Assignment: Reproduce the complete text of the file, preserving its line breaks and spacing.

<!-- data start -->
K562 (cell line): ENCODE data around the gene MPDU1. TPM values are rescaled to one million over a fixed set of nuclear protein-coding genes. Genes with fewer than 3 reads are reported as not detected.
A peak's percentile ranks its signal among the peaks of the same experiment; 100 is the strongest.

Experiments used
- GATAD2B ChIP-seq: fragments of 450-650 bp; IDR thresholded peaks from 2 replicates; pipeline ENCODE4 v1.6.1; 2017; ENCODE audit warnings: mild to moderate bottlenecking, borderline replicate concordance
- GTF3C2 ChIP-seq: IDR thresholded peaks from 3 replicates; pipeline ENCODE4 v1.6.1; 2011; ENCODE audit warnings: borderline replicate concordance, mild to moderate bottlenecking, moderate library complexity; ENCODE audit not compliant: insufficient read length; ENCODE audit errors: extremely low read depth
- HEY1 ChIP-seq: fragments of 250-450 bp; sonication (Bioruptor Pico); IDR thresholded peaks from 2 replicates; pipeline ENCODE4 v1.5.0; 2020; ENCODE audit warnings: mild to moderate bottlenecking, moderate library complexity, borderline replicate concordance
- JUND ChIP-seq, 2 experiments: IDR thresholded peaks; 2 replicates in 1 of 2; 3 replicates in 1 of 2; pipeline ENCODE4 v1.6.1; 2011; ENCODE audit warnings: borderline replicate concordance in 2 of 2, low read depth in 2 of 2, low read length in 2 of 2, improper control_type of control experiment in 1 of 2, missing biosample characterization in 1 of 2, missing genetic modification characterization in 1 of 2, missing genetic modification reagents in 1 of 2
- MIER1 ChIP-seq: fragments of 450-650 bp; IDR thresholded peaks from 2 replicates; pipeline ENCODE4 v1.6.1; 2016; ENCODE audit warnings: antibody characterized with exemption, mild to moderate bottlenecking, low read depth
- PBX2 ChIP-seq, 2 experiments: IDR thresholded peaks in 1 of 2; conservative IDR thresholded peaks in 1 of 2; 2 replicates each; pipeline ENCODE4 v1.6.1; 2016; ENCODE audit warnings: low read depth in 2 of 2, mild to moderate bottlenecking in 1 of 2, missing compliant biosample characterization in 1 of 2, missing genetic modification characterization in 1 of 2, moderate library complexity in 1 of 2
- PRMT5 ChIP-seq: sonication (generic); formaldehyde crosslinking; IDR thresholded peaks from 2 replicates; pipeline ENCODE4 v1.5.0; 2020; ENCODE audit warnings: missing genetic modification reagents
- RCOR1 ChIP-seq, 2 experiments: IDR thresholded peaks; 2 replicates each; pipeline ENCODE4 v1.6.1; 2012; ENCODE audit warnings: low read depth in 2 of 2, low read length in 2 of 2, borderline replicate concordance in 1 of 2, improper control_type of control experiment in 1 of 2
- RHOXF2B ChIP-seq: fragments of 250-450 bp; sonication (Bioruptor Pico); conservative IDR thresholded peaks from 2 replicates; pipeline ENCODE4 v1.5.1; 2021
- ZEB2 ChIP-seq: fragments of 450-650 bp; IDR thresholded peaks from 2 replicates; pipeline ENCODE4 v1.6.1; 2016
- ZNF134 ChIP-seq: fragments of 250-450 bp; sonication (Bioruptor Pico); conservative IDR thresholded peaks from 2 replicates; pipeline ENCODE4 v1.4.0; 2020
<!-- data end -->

K562 (cell line): ENCODE data around the gene MPDU1. TPM values are rescaled to one million over a fixed set of nuclear protein-coding genes. Genes with fewer than 3 reads are reported as not detected.
A peak's percentile ranks its signal among the peaks of the same experiment; 100 is the strongest.

Experiments used
- GATAD2B ChIP-seq: fragments of 450-650 bp; IDR thresholded peaks from 2 replicates; pipeline ENCODE4 v1.6.1; 2017; ENCODE audit warnings: mild to moderate bottlenecking, borderline replicate concordance
- GTF3C2 ChIP-seq: IDR thresholded peaks from 3 replicates; pipeline ENCODE4 v1.6.1; 2011; ENCODE audit warnings: borderline replicate concordance, mild to moderate bottlenecking, moderate library complexity; ENCODE audit not compliant: insufficient read length; ENCODE audit errors: extremely low read depth
- HEY1 ChIP-seq: fragments of 250-450 bp; sonication (Bioruptor Pico); IDR thresholded peaks from 2 replicates; pipeline ENCODE4 v1.5.0; 2020; ENCODE audit warnings: mild to moderate bottlenecking, moderate library complexity, borderline replicate concordance
- JUND ChIP-seq, 2 experiments: IDR thresholded peaks; 2 replicates in 1 of 2; 3 replicates in 1 of 2; pipeline ENCODE4 v1.6.1; 2011; ENCODE audit warnings: borderline replicate concordance in 2 of 2, low read depth in 2 of 2, low read length in 2 of 2, improper control_type of control experiment in 1 of 2, missing biosample characterization in 1 of 2, missing genetic modification characterization in 1 of 2, missing genetic modification reagents in 1 of 2
- MIER1 ChIP-seq: fragments of 450-650 bp; IDR thresholded peaks from 2 replicates; pipeline ENCODE4 v1.6.1; 2016; ENCODE audit warnings: antibody characterized with exemption, mild to moderate bottlenecking, low read depth
- PBX2 ChIP-seq, 2 experiments: IDR thresholded peaks in 1 of 2; conservative IDR thresholded peaks in 1 of 2; 2 replicates each; pipeline ENCODE4 v1.6.1; 2016; ENCODE audit warnings: low read depth in 2 of 2, mild to moderate bottlenecking in 1 of 2, missing compliant biosample characterization in 1 of 2, missing genetic modification characterization in 1 of 2, moderate library complexity in 1 of 2
- PRMT5 ChIP-seq: sonication (generic); formaldehyde crosslinking; IDR thresholded peaks from 2 replicates; pipeline ENCODE4 v1.5.0; 2020; ENCODE audit warnings: missing genetic modification reagents
- RCOR1 ChIP-seq, 2 experiments: IDR thresholded peaks; 2 replicates each; pipeline ENCODE4 v1.6.1; 2012; ENCODE audit warnings: low read depth in 2 of 2, low read length in 2 of 2, borderline replicate concordance in 1 of 2, improper control_type of control experiment in 1 of 2
- RHOXF2B ChIP-seq: fragments of 250-450 bp; sonication (Bioruptor Pico); conservative IDR thresholded peaks from 2 replicates; pipeline ENCODE4 v1.5.1; 2021
- ZEB2 ChIP-seq: fragments of 450-650 bp; IDR thresholded peaks from 2 replicates; pipeline ENCODE4 v1.6.1; 2016
- ZNF134 ChIP-seq: fragments of 250-450 bp; sonication (Bioruptor Pico); conservative IDR thresholded peaks from 2 replicates; pipeline ENCODE4 v1.4.0; 2020